August 05, 2014

How long have our economies got left with our banks having been injected with the venom of cowardice?

Sir, Martin Arnold and Tom Braithwaite report “HSBC’s warns of risk-aversion” August 5.

Of course you know very well that I hold that excessive risk aversion is what most threatens our economies but, to read of banker like HSBC’s Douglas Flint expressing concerns about “a growing danger of disproportionate risk aversion creeping into decision making of our business”, without mentioning the largest source of risk aversion for banks, the risk weighted capital requirements for banks, is maddening.

The disproportionate risk aversion of bank regulators, have banks now earning much higher expected risk adjusted returns on their equity on assets perceived as safe, which they can leverage much more, than on assets perceived as risky. And that has injected into our banks the venom of cowardice…

How long our economies can be sustained without medium and small businesses, entrepreneurs or start-ups having fair access to bank credit is hard to say, but one thing is really sure, if that risk aversion persists, our economies will go down down down.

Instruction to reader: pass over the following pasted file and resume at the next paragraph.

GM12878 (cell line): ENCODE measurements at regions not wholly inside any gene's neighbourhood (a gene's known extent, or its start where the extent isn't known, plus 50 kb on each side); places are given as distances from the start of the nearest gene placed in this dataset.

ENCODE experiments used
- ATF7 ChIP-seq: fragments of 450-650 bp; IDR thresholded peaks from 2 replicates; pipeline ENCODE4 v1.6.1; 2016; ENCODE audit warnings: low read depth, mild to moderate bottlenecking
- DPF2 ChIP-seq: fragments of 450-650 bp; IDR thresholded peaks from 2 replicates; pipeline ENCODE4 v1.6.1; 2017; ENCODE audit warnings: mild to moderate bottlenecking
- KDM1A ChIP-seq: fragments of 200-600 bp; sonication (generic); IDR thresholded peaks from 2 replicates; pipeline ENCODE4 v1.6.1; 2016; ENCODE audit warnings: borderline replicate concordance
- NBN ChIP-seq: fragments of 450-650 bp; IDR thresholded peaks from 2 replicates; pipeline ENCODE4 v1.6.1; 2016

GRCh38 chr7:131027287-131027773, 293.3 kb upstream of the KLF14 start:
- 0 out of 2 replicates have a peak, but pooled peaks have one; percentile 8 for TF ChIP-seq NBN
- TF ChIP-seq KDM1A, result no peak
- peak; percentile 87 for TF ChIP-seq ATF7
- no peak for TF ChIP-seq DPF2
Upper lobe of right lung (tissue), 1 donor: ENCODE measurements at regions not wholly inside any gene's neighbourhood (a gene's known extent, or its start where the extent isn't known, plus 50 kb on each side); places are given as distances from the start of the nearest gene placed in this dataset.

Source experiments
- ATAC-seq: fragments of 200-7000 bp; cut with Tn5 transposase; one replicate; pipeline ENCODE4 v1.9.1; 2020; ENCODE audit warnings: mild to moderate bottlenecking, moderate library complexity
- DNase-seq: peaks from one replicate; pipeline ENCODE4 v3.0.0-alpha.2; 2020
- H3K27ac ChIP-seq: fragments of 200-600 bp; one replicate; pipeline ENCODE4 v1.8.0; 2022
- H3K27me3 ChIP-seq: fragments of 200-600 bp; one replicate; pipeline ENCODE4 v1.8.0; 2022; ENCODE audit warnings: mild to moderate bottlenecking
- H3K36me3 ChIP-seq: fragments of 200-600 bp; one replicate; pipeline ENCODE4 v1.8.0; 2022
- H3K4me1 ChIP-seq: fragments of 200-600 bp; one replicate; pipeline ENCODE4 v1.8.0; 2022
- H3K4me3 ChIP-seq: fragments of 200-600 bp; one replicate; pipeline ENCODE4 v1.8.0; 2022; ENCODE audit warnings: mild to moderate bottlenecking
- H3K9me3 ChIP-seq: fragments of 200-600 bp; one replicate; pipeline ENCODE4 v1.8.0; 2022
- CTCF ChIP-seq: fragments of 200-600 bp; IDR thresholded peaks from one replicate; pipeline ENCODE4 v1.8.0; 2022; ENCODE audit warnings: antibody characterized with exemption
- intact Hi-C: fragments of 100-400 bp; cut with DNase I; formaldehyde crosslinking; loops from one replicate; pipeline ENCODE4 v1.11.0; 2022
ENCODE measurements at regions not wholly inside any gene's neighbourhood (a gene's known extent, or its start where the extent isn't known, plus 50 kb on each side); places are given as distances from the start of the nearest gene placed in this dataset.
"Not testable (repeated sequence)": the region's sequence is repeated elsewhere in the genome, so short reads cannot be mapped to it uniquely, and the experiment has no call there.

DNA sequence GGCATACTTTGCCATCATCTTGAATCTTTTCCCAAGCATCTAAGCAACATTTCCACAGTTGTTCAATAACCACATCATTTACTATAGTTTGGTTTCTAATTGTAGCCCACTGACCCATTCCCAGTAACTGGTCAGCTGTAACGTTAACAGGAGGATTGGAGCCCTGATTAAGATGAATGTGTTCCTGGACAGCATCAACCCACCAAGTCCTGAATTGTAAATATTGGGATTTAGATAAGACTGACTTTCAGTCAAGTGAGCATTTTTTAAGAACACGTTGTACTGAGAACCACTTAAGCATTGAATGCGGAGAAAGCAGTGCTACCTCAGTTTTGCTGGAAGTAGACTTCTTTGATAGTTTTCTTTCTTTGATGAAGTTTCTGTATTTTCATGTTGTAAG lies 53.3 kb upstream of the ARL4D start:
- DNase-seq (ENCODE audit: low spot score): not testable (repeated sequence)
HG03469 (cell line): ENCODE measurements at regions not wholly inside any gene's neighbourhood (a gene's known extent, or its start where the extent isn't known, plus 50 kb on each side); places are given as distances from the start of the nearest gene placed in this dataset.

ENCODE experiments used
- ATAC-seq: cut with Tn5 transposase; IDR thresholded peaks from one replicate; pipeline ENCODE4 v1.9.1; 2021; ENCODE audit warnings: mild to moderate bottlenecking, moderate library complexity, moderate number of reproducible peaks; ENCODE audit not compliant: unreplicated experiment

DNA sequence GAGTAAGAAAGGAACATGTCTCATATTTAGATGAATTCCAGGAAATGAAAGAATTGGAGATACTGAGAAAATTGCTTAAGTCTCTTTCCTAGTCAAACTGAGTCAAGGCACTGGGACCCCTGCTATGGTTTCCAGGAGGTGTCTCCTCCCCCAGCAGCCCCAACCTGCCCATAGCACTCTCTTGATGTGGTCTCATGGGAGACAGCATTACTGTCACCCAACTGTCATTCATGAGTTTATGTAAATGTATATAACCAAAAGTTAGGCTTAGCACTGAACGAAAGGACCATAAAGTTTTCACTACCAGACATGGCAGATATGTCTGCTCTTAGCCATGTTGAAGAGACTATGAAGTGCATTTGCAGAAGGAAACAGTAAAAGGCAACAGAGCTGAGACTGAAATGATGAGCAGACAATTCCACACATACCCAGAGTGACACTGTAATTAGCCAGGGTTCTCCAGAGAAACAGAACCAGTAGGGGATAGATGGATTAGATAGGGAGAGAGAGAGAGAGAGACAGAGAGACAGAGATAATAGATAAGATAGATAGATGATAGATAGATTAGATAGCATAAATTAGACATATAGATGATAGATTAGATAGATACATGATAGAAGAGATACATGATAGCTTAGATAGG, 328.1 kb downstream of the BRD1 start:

Douglas Flint, as a banker might very well be doing his fair share of dressing up what is risky as more safe but, as a citizen, as a father, possibly even as a grandfather, and as someone who should understand the meaning of risk taking, he should be ashamed of himself. What is in it for our descendants if our generation refuses to take its proportionate and necessary share of risks required for moving the world forward?

And that, of course, goes also for many of you in FT too.

The awful truth is that risk weighted capital requirements for banks, are robbing our young of their horizons.